Unionist councillors in Belfast refused to back a proposal to write a letter of congratulations to the Northern Ireland and Republic football teams on their performances at Euro 2016 — because England and Wales weren’t included.
The atmosphere at Belfast City Council turned sour during a debate on a motion by Alliance’s Emmet McDonough-Brown that it writes to both the IFA and FAI to “express its admiration on behalf of all the citizens of Belfast”.
Mr McDonough-Brown was not present to propose the motion on Monday evening, and initially some councillors objected to party colleague Mervyn Jones putting it forward on his behalf, however they eventually agreed to let him proceed.
Mr Jones spoke with admiration of how well Northern Ireland and Republic of Ireland supporters conducted themselves in France.
“The contribution of fans to the atmosphere of the competition, the performance of the teams and the spirit of friendship in sport was second to none within Europe,” he said.
“This council undertakes to write and express its admiration to the football associations on behalf of all the citizens of Belfast.” He reminded councillors that both sets of fans are to be recognised with an award by the city of Paris for their behaviour.
The proposal was seconded by his Alliance colleague Michael Long, who said he hoped it would not be controversial.
However, Ulster Unionist Jim Rodgers queried why the motion only covered Northern Ireland and the Republic of Ireland teams, and not also the England and Wales teams.
“I think people seem to forget that two other countries are part of the British Isles, namely Wales and England, who did exceptionally well, especially Wales,” he said.
“Basically, what we are asking for is for the first paragraph to be changed and we are adding in a second one.
“The first paragraph would read ‘... this council recognises and celebrates the achievement of Northern Ireland, Wales, England and the Republic of Ireland in qualifying for and reaching the knock out stages of the 2016 UEFA European Championship’.”
Declan Boyle of the SDLP responded: “To congratulate the English team on a performance like that? You must be joking.”
The PUP’s Billy Hutchinson said success for England would have been reaching the semi-finals.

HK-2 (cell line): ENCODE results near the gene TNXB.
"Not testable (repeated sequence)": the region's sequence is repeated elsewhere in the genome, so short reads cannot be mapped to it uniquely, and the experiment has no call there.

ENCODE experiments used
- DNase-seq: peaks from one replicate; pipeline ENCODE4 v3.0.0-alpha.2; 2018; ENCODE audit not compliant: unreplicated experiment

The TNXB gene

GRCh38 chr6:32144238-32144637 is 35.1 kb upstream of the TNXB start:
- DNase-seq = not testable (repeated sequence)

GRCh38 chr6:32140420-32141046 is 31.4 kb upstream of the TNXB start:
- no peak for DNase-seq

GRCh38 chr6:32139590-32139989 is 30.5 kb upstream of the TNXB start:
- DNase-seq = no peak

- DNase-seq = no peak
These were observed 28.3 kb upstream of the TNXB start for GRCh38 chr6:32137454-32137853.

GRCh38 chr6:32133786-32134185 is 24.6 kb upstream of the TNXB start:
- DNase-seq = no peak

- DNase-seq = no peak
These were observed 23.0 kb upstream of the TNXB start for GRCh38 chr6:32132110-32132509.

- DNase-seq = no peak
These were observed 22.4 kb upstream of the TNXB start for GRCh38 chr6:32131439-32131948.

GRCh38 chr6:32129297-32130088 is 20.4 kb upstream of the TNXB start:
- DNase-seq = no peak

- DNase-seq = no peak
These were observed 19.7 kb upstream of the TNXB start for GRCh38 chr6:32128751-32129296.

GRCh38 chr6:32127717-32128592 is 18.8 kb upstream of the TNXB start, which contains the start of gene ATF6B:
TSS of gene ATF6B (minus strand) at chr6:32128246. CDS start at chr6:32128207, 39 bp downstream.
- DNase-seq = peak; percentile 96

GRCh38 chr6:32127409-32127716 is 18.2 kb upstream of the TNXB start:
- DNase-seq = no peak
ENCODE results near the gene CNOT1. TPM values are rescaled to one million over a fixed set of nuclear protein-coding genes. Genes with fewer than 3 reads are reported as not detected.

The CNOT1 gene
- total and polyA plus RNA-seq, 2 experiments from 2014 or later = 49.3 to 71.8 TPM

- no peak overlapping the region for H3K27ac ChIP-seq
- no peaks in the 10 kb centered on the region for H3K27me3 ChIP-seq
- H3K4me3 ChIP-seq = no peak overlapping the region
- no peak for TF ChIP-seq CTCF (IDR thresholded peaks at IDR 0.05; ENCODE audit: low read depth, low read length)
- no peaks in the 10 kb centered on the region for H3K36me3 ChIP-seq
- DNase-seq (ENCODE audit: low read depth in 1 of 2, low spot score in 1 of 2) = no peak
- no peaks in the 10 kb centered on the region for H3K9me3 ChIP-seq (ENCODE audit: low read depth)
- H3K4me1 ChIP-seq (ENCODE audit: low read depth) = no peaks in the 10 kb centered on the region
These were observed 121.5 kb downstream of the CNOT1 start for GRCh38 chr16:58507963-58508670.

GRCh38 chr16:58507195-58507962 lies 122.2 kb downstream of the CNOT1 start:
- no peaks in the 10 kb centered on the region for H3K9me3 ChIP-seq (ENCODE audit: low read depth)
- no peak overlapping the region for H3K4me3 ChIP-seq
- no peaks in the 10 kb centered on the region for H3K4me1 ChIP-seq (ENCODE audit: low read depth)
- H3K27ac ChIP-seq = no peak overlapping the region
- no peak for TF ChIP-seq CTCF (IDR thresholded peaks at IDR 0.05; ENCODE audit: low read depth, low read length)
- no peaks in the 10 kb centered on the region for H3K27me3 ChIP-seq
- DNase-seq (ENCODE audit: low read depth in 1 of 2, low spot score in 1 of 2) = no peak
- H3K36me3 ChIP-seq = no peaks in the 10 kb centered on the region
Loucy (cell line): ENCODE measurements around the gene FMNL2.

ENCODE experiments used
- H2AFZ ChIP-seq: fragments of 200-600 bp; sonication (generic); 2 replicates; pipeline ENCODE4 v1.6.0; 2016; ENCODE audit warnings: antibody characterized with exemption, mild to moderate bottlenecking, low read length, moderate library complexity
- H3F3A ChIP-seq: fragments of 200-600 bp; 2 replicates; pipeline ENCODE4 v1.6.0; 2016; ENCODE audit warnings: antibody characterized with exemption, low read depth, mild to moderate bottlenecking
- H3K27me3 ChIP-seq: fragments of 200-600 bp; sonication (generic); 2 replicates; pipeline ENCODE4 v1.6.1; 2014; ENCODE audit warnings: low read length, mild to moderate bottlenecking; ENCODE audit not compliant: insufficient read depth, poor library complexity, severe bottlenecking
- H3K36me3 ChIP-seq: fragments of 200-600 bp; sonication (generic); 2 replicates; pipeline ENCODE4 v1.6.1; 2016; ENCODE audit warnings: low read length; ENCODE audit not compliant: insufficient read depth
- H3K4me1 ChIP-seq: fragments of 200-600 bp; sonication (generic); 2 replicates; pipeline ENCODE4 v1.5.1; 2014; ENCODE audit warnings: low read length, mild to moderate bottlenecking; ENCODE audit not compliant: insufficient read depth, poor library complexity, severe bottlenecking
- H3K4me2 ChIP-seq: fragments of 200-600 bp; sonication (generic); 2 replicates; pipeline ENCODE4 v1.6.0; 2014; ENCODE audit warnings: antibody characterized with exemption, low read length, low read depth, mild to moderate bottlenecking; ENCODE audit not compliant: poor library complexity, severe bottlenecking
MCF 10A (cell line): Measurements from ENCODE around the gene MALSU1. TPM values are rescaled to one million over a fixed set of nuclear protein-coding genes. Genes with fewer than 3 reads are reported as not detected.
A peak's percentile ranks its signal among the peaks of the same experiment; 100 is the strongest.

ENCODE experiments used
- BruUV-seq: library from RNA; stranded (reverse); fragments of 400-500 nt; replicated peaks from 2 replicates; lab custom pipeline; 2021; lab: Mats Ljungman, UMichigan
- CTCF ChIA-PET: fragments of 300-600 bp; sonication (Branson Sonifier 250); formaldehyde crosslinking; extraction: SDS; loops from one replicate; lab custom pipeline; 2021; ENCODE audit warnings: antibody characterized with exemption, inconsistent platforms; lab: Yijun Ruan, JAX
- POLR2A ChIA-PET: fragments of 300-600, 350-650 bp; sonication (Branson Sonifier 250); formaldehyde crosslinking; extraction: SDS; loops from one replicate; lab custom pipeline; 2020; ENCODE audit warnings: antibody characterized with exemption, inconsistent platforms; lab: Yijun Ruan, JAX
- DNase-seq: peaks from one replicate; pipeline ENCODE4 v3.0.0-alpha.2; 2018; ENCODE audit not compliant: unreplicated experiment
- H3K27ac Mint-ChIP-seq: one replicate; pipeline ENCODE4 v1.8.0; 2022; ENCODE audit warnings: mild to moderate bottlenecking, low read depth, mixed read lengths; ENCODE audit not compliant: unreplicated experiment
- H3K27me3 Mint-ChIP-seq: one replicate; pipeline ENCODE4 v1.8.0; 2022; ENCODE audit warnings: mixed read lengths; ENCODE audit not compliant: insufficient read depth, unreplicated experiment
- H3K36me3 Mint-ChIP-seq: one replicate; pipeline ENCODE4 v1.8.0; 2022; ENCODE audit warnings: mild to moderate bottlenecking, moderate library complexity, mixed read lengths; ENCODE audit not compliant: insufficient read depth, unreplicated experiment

Sinn Fein’s Arder Carson said: “Tonight is about the two Irish teams, let’s just write to them and congratulate them.”
Mr Jones concluded: “To congratulate England would be a joke.”
The UUP amendment was voted down 30 votes to 16.
Mr McDonough-Brown’s original motion was passed.
In January there had been a similar row when Mr Boyle proposed the Northern Ireland and Republic of Ireland teams be invited to the City Hall to congratulate them on qualifying for Euro 2016.
Unionists opposed the motion but it was passed with the support of the SDLP, Sinn Fein and Alliance.
Mr Boyle said the motion was still on the books, however admitted a joint reception was unlikely to happen any time soon because all the players were currently on holiday and will shortly be returning to their clubs ahead of the new season.
The Northern Ireland football team is to be given the freedom of the borough where coach Michael O’Neill grew up after reaching the knock-out stage of the Euro 2016 finals.
The decision by Mid & East Antrim Borough Council to bestow the honour on the team was made in Ballymena — home town of both O’Neill and captain Steven Davis.
Traditional Unionist Voice councillor Stewart McDonald said: “It was great to see everyone support this motion.”
The European finals in France marked Northern Ireland’s return to major international qualification after 30 years in the doldrums.
Mr McDonald said: “I ask this council and every member on it to pay tribute to the Green and White Army of Northern Ireland for their success.”
And the TUV man added: “To bestow upon them the freedom of the borough is the most fitting way to do it.”